ionizing radiation

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i·on·iz·ing radiation

High-energy radiation capable of producing ionization in substances through which it passes. It includes nonparticulate radiation, such as x-rays, and radiation produced by energetic charged particles, such as alpha and beta rays, and by neutrons, as from a nuclear reaction.
American Heritage® Dictionary of the English Language, Fifth Edition. Copyright © 2016 by Houghton Mifflin Harcourt Publishing Company. Published by Houghton Mifflin Harcourt Publishing Company. All rights reserved.

ionizing radiation

(General Physics) electromagnetic or corpuscular radiation that is able to cause ionization
Collins English Dictionary – Complete and Unabridged, 12th Edition 2014 © HarperCollins Publishers 1991, 1994, 1998, 2000, 2003, 2006, 2007, 2009, 2011, 2014

i′onizing radia′tion

any radiation, as a stream of alpha particles or x-rays, that produces ionization as it passes through a medium.
Random House Kernerman Webster's College Dictionary, © 2010 K Dictionaries Ltd. Copyright 2005, 1997, 1991 by Random House, Inc. All rights reserved.
ThesaurusAntonymsRelated WordsSynonymsLegend:
Noun1.ionizing radiation - high-energy radiation capable of producing ionization in substances through which it passes
alpha radiation, alpha ray - the radiation of alpha particles during radioactive decay
beta radiation, beta ray, electron radiation - radiation of beta particles during radioactive decay
cosmic ray - highly penetrating ionizing radiation of extraterrestrial origin; consisting chiefly of protons and alpha particles; collision with atmospheric particles results in rays and particles of many kinds
neutron radiation - radiation of neutrons (as by a neutron bomb)
radiation - energy that is radiated or transmitted in the form of rays or waves or particles
roentgen ray, X ray, X-radiation, X-ray - electromagnetic radiation of short wavelength produced when high-speed electrons strike a solid target
Based on WordNet 3.0, Farlex clipart collection. © 2003-2012 Princeton University, Farlex Inc.
ionizující záření
ioniserende stråling

ion·iz·ing ra·di·a·tion

n. radiación por ionización.
English-Spanish Medical Dictionary © Farlex 2012
References in periodicals archive ?
Other types of advanced medical imaging are radiography, angiography/fluoroscopy and nuclear medicine, all of which involve ionizing radiation, and magnetic resonance imaging (MRI), which does not.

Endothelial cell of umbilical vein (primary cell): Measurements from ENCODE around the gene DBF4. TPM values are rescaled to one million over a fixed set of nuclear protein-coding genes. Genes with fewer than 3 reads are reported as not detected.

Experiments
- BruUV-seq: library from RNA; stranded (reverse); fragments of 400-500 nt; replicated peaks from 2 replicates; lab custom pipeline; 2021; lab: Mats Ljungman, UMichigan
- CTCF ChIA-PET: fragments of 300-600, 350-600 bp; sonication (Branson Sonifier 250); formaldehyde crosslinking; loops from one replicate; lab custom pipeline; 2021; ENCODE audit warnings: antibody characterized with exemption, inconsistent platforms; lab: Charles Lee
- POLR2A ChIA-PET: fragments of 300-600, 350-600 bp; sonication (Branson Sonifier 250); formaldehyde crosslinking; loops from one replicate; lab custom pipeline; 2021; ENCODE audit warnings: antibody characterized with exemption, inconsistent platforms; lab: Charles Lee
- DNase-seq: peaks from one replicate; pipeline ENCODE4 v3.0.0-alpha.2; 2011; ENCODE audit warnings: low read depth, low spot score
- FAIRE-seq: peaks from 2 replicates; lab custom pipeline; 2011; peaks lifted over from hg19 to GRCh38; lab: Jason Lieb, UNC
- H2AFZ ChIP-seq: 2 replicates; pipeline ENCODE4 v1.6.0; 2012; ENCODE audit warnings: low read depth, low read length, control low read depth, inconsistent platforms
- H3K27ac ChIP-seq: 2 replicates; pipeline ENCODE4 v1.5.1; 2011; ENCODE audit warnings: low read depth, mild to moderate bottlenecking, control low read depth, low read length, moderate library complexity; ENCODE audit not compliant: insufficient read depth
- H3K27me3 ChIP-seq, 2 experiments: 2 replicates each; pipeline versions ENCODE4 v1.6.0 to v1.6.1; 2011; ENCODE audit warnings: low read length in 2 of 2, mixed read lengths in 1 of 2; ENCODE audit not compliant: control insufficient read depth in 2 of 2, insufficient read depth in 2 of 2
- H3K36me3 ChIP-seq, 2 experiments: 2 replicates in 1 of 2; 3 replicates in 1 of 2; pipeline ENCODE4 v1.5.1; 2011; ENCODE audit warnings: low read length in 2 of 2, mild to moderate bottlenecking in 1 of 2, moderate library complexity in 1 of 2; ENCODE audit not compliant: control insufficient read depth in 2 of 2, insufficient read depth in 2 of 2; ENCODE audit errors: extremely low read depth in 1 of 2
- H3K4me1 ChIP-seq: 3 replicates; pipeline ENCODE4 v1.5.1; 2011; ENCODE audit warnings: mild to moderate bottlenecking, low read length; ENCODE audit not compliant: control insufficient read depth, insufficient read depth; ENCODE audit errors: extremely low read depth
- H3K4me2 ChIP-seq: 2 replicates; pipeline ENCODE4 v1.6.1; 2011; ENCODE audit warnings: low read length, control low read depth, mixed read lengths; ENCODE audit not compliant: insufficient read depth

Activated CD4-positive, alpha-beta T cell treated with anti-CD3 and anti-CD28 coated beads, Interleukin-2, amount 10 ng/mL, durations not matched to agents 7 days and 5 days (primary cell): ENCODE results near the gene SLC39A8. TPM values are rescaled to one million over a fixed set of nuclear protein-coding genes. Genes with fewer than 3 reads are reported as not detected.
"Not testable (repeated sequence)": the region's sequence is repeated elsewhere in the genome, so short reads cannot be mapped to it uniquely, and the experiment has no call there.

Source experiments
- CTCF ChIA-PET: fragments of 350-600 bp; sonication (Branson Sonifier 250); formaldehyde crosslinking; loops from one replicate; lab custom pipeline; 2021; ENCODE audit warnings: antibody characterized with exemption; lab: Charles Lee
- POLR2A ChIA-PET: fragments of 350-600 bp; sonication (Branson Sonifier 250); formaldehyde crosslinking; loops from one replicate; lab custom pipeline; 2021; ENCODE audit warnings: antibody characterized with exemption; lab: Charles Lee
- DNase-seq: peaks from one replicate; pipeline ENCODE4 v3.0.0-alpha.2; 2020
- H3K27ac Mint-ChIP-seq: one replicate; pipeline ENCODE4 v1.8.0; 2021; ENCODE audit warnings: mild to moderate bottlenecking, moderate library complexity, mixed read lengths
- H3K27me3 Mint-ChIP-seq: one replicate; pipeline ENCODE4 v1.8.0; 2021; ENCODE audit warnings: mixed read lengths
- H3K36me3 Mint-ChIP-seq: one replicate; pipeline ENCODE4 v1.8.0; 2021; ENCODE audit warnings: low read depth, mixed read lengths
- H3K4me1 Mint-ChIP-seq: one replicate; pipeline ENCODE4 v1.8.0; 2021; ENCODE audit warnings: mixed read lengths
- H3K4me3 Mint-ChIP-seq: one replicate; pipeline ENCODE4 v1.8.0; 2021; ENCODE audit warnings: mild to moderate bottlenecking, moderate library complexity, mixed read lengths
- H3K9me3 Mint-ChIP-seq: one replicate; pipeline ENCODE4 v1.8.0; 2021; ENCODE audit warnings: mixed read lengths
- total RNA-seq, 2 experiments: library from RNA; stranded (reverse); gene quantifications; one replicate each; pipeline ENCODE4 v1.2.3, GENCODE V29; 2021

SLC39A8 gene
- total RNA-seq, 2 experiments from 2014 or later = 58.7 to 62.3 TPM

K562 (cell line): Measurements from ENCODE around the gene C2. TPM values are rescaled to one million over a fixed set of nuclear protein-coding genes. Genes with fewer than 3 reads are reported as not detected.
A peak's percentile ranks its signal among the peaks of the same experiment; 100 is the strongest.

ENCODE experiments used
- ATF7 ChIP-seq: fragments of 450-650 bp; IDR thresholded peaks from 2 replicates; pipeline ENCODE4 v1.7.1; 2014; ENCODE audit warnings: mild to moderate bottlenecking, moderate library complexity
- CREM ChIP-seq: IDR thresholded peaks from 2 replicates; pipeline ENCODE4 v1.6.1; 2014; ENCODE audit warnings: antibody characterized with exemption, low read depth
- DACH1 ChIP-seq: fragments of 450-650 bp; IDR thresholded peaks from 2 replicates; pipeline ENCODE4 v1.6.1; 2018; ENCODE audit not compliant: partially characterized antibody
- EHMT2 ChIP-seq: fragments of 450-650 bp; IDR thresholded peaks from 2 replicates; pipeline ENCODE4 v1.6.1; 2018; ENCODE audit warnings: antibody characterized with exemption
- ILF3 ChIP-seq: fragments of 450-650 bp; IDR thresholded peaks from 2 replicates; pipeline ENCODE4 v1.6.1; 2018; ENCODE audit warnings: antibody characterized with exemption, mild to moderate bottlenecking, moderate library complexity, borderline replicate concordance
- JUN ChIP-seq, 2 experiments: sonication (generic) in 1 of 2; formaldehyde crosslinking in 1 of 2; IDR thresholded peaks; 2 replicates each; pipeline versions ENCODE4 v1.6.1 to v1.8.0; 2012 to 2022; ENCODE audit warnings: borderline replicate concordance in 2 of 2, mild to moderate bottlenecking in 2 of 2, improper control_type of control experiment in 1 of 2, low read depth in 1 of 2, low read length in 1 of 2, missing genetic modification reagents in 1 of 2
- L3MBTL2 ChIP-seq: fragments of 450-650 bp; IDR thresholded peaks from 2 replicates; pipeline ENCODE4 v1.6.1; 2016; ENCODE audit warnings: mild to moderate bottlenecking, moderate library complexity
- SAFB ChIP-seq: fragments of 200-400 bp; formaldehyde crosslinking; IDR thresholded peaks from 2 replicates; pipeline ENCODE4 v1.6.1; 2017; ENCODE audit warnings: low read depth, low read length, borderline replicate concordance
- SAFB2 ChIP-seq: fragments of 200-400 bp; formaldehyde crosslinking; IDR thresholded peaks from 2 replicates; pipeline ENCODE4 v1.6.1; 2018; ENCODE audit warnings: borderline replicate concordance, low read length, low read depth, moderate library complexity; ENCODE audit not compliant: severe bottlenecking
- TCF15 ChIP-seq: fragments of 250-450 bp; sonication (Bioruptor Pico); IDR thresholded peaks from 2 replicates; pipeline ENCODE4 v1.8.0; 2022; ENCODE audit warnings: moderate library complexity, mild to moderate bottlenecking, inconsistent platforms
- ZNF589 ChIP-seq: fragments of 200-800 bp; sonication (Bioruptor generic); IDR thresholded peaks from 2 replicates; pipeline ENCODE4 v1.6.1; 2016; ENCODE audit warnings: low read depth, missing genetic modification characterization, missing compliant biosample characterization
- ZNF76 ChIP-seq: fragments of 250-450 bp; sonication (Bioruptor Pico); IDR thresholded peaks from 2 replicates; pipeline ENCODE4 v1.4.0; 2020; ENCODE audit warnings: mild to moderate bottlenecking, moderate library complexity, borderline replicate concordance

In this study, authors hypothesized that the medical exposure to low doses of ionizing radiation would contribute to cell injury or activation initiated by a loss of phospholipid asymmetry and MP vesiculation.
(5) RP emphasizes the safe and controlled use of ionizing radiation, and its use for any radiological procedure for medical diagnosis should be kept as low as reasonably achievable.
Electrical and information engineers explore the effects of ionizing radiation on modern semiconductor devices and solutions for hardening the devices.
* Ionizing radiation interactions with cells and organs.
In addition, regular consumption of blueberries or blueberry extract enhances DNA repair, which may help reverse some of the genetic damage inflicted by ionizing radiation.
Basal cell carcinoma (BCC) is the most common skin cancer worldwide, but relatively few dermatology papers have assessed the effect of ionizing radiation on the incidence of BCC, said Dr.
However, RF energy, unlike ionizing radiation, does not cause DNA damage in cells, and it has not been found to cause cancer in animals or to enhance the cancer-causing effects of known chemical carcinogens in animals.
Researchers typically differentiate between the effects of ionizing radiation (such as far-ultraviolet, Xray and gamma ray) and non ionizing radiation (including visible light, microwave and radio).
Ionizing radiation can quickly fry electronic circuits, so heavy shielding must be used on robots such as those sent to help contain the meltdowns at the Fukushima Daiichi nuclear power plant after Japan's catastrophic 2011 earthquake and tsunami.
In ARS applications, CLT-008 is intended to provide hematopoietic cellular support after exposure to ionizing radiation from a nuclear weapon or from a nuclear accident.